AVERAGE MENTEE FARM ACREAGE
LESS THAN AN ACRE
2013 MENTEE MARKETS FOR PRODUCE
MORE THAN 10 ACRES
OUT OF STATE
FARMERS MARKET 14 RESTAURANTS 12 DIRECT SALES 7
ONLINE 5 CHURCHES & SCHOOLS 2 CO-OP 1 WHOLESALE 1 U-PICK 1
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WEST COASTAL PLAIN
2013 MENTEE LOCATION BREAKDOWN
EAST COASTAL PLAIN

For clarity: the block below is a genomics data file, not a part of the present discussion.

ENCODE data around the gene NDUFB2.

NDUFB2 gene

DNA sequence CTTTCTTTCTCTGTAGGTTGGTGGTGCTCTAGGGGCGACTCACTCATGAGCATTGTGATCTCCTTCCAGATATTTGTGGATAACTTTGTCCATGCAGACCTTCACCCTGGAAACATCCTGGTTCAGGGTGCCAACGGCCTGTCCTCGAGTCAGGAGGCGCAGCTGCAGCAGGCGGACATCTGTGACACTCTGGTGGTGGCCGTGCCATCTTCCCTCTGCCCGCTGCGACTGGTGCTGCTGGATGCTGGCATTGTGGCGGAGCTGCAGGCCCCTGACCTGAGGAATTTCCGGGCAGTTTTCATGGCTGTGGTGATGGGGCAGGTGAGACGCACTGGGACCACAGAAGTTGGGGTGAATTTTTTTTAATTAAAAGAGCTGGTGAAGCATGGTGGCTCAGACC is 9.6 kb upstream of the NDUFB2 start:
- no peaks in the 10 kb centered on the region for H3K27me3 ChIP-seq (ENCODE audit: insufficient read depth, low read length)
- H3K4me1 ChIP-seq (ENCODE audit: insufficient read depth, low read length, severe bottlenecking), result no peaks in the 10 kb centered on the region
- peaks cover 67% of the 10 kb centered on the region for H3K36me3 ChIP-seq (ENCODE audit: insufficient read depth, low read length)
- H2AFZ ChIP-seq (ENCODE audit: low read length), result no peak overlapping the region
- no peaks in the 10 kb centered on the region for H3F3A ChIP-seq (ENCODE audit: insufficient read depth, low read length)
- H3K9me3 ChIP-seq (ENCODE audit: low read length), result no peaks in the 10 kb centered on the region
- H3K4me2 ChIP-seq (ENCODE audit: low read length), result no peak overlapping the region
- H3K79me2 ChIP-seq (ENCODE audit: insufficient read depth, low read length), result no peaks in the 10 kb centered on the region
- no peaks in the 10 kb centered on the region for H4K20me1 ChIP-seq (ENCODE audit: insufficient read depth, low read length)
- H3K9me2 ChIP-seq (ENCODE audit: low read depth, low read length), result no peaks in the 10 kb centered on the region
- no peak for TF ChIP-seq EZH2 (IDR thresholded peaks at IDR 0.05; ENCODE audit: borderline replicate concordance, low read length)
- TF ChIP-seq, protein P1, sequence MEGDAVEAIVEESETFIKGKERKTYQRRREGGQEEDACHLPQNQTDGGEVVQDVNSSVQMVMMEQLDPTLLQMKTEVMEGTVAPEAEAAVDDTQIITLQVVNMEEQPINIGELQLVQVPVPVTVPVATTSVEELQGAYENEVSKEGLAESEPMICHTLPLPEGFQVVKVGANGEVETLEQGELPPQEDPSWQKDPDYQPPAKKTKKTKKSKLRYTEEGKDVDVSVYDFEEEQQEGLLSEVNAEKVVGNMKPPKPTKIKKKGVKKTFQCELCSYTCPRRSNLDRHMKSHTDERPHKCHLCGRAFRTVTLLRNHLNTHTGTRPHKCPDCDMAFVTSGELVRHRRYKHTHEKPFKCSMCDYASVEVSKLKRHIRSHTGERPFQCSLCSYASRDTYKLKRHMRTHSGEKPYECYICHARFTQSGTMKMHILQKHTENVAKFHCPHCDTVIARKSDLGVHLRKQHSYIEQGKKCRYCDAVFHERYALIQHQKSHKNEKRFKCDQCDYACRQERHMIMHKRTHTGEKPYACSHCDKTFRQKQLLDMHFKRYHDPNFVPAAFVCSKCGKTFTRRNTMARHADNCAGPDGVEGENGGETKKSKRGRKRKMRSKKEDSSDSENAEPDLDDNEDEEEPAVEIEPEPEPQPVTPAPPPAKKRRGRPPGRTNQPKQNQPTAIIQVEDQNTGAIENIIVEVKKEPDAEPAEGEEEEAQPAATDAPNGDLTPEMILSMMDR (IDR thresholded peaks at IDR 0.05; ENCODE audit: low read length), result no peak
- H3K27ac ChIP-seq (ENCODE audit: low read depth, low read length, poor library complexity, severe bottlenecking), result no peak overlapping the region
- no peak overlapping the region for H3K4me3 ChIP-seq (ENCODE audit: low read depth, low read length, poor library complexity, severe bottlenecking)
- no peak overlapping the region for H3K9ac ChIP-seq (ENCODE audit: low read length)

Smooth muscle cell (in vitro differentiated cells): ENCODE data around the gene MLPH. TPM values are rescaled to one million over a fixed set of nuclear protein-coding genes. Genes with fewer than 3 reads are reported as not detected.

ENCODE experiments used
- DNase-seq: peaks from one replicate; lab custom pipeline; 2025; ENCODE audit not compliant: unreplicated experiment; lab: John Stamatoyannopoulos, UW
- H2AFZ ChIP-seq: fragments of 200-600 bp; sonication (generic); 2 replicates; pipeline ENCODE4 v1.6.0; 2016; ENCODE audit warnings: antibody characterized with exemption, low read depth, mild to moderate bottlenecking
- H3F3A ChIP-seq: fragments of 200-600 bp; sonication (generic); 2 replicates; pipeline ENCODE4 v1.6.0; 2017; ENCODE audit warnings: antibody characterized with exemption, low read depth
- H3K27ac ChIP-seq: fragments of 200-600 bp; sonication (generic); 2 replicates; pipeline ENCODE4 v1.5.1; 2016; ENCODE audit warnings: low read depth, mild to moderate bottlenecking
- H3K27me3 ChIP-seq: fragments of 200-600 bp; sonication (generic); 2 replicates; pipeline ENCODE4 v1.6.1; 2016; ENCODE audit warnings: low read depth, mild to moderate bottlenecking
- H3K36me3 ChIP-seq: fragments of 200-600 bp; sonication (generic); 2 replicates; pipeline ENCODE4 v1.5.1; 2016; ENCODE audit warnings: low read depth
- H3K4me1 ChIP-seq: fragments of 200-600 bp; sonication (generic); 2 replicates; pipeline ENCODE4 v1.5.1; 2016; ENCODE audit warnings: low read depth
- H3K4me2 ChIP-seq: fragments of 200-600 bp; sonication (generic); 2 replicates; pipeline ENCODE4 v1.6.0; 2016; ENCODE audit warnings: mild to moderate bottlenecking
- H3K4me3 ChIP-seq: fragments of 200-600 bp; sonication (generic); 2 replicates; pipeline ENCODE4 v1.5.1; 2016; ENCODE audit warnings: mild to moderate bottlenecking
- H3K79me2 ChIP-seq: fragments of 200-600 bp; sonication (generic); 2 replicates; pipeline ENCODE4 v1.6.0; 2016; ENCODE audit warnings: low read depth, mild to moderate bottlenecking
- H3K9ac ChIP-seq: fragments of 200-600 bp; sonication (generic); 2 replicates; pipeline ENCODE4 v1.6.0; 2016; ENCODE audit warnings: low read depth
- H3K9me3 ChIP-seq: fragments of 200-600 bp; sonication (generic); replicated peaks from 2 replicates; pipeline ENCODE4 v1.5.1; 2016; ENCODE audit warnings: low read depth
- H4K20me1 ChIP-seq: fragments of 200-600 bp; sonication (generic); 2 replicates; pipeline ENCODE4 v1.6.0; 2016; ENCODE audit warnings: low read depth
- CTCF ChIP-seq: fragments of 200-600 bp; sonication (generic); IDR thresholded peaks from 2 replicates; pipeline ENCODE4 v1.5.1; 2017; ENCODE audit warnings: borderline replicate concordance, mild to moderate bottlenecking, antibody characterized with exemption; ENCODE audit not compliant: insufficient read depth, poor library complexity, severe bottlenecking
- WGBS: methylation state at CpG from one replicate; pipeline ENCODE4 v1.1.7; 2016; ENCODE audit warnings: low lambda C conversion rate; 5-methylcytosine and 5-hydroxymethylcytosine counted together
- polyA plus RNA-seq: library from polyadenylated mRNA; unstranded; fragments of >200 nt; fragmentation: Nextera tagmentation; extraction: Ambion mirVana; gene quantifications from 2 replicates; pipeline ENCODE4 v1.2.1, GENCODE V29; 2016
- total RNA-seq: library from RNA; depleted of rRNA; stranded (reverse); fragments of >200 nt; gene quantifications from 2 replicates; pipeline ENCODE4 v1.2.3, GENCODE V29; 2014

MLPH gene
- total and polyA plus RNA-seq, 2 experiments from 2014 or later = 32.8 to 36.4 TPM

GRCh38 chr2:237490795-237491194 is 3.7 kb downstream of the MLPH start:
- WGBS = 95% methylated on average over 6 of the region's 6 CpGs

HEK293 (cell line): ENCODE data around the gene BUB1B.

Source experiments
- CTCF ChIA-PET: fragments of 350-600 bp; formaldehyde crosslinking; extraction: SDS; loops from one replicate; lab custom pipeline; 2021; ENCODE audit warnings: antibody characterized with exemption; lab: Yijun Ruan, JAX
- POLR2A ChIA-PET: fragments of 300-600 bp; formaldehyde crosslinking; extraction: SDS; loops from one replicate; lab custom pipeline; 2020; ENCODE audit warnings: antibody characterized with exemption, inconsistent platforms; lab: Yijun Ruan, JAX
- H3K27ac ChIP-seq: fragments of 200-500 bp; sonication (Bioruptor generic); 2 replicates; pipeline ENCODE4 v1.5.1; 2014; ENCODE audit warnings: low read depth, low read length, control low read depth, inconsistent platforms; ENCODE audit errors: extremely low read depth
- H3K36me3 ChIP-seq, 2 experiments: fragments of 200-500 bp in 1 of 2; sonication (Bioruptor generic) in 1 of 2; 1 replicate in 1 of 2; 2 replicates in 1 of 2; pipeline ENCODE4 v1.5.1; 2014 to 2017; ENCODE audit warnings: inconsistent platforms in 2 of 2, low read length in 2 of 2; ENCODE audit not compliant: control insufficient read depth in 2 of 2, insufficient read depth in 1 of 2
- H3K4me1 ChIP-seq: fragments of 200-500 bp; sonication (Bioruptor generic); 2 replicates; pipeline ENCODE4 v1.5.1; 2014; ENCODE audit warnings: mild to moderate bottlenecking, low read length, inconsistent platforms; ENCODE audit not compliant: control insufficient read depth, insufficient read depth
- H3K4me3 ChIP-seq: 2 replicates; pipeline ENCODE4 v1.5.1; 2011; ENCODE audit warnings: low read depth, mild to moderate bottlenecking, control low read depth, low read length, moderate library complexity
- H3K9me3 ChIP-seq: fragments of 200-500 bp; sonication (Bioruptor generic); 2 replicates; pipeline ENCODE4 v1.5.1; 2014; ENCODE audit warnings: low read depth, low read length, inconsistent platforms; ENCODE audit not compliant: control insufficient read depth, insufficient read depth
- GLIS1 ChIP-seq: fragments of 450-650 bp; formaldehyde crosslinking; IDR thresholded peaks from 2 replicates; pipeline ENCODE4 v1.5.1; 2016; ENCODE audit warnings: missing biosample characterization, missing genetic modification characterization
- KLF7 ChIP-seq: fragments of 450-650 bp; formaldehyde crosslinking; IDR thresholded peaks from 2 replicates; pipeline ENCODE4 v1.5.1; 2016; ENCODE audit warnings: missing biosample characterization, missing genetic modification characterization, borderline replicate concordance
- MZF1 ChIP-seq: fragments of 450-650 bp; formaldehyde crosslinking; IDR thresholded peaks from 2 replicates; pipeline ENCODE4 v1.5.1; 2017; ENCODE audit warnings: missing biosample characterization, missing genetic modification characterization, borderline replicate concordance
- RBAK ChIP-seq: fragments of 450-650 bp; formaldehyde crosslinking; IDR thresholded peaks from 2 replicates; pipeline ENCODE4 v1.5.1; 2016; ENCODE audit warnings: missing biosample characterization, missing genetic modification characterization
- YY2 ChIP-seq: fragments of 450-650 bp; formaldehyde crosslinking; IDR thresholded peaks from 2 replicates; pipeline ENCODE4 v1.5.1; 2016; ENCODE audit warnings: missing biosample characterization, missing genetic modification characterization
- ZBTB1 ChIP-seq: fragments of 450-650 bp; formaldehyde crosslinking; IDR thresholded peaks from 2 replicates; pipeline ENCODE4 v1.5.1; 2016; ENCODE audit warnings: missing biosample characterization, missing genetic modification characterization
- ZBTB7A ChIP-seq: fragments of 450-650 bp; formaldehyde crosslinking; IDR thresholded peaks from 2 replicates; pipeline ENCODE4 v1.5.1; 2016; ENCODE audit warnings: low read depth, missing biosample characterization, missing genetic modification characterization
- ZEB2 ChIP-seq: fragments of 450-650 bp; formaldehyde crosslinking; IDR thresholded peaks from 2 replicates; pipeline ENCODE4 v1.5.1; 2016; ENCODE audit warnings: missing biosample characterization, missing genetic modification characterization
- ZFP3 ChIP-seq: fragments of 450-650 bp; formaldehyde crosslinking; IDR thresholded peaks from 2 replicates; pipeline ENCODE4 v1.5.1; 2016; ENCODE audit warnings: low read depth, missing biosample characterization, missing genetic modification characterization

Georgia is making positive steps toward a local and sustainable food system—after compiling the new edition of our Good Food Guide, we can definitively say there are more organic farmers, farmers markets, restaurants that buy local, organic food, and businesses supporting the good food movement than there were two years ago. But sometimes the news is discouraging. In February, the USDA National Agricultural Statistics Service released its preliminary report of the 2012 Census of Agriculture. As one of only five states to suffer significant decreases in both the number of farms and land in farms, Georgia really takes it on the chin. From 2007 to 2012, farms in the Peach State declined from 47,846 to 42,257—a loss of 5,589 farms. And even worse, beginning farmers—which the USDA classifies as those with ten years or less experience— took the biggest hit. Of Georgia’s total farm loss, 76 percent were beginning farmers. But it’s not just that beginning farmers dropped out. In the last five years the number of people embarking upon farming careers declined by almost 36 percent. As a result, the age of the average farmer in Georgia actually inched up two years to 59.9 (the national average is 58.3). The only age group that experienced growth areas was farmers 65 or older. At least Georgia’s experience falls in line with the national average, and it’s too early to extrapolate too much. The effects of a supercharged real estate market followed by a severe recession certainly show up in the data. But so do signs of encouragement, like the growing number of Latino and Asian farmers. We’ll wait for the full report. We already know farming isn’t easy. And thanks to the work we do every day with organic farmers all over the state, we know one report doesn't tell the whole story.